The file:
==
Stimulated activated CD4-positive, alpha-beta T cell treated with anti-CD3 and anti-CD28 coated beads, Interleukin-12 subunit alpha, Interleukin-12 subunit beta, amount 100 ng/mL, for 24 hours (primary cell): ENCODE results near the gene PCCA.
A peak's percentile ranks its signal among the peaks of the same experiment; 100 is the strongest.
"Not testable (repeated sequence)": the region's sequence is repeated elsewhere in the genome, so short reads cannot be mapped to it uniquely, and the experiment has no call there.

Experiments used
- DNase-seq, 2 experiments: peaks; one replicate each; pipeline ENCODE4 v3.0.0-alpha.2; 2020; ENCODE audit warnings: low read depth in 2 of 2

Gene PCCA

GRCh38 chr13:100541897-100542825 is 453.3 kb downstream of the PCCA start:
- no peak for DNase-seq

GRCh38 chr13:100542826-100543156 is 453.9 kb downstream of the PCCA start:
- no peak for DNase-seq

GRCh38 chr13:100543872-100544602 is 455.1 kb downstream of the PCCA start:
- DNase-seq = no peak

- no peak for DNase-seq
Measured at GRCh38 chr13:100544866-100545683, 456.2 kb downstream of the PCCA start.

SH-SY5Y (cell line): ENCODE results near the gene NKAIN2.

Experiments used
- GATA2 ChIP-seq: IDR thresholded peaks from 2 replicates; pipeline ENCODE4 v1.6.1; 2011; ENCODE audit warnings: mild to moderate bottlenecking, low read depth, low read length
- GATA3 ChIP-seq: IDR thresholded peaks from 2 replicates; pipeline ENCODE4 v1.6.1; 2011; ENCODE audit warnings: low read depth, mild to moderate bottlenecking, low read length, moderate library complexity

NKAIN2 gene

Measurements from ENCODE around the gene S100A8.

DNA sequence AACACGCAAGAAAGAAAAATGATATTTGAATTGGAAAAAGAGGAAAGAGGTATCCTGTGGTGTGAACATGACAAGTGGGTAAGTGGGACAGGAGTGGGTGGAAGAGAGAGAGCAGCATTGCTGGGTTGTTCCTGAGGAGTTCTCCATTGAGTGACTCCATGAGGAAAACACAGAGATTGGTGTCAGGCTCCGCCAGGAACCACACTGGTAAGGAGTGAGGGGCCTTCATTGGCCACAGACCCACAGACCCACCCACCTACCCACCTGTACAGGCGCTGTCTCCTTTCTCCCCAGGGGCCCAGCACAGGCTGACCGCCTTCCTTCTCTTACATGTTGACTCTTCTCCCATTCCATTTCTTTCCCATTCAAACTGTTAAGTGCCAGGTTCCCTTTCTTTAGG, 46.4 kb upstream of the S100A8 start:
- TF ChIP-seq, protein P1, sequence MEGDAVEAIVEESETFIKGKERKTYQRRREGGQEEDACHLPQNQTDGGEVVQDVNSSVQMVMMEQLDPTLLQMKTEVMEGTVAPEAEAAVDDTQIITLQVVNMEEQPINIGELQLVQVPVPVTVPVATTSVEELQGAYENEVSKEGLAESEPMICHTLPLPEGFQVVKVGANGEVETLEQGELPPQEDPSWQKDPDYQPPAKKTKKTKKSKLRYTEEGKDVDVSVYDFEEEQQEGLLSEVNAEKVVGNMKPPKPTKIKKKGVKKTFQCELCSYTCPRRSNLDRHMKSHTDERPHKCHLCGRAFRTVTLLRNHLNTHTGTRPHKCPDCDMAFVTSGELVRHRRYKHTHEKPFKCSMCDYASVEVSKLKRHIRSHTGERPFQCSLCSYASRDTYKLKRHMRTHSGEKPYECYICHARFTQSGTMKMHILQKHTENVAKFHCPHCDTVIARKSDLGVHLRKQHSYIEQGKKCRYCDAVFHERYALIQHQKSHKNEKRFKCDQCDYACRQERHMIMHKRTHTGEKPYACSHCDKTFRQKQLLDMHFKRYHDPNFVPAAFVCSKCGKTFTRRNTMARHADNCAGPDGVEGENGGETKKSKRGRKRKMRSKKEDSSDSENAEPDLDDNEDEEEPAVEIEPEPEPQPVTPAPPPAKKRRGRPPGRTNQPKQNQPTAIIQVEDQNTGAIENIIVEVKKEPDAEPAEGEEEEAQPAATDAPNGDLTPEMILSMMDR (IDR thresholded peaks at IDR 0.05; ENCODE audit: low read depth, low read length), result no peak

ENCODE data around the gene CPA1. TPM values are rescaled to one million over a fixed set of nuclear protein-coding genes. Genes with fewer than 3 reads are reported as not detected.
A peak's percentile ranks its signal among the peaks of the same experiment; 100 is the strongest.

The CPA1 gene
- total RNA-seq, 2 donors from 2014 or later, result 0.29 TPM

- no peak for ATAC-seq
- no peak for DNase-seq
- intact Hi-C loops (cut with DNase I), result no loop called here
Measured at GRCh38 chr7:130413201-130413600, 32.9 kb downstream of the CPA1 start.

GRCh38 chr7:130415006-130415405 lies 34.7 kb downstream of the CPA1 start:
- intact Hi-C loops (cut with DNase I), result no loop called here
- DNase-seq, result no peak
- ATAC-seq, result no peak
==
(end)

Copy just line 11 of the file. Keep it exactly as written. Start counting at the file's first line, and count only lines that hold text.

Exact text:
GRCh38 chr13:100543872-100544602 is 455.1 kb downstream of the PCCA start: